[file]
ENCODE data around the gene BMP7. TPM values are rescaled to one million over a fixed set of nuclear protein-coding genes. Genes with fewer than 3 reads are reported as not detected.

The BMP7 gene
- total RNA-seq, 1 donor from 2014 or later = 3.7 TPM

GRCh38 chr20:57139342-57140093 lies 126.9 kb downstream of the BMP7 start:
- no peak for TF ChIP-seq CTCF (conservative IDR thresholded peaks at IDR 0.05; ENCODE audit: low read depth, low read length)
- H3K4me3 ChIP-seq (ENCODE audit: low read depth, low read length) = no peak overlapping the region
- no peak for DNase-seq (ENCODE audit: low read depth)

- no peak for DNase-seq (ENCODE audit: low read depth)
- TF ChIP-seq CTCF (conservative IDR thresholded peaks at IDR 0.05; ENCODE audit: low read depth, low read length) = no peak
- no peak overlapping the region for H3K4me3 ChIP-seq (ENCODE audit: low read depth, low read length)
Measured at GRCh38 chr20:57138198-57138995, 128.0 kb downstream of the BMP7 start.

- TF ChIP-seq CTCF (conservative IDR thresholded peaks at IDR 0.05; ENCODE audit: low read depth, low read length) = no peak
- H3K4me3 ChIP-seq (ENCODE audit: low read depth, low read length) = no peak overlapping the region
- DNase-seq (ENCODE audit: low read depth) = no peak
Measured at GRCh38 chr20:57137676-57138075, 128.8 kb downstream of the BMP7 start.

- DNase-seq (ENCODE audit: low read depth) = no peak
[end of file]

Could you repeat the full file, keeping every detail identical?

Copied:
ENCODE data around the gene BMP7. TPM values are rescaled to one million over a fixed set of nuclear protein-coding genes. Genes with fewer than 3 reads are reported as not detected.

The BMP7 gene
- total RNA-seq, 1 donor from 2014 or later = 3.7 TPM

GRCh38 chr20:57139342-57140093 lies 126.9 kb downstream of the BMP7 start:
- no peak for TF ChIP-seq CTCF (conservative IDR thresholded peaks at IDR 0.05; ENCODE audit: low read depth, low read length)
- H3K4me3 ChIP-seq (ENCODE audit: low read depth, low read length) = no peak overlapping the region
- no peak for DNase-seq (ENCODE audit: low read depth)

- no peak for DNase-seq (ENCODE audit: low read depth)
- TF ChIP-seq CTCF (conservative IDR thresholded peaks at IDR 0.05; ENCODE audit: low read depth, low read length) = no peak
- no peak overlapping the region for H3K4me3 ChIP-seq (ENCODE audit: low read depth, low read length)
Measured at GRCh38 chr20:57138198-57138995, 128.0 kb downstream of the BMP7 start.

- TF ChIP-seq CTCF (conservative IDR thresholded peaks at IDR 0.05; ENCODE audit: low read depth, low read length) = no peak
- H3K4me3 ChIP-seq (ENCODE audit: low read depth, low read length) = no peak overlapping the region
- DNase-seq (ENCODE audit: low read depth) = no peak
Measured at GRCh38 chr20:57137676-57138075, 128.8 kb downstream of the BMP7 start.

- DNase-seq (ENCODE audit: low read depth) = no peak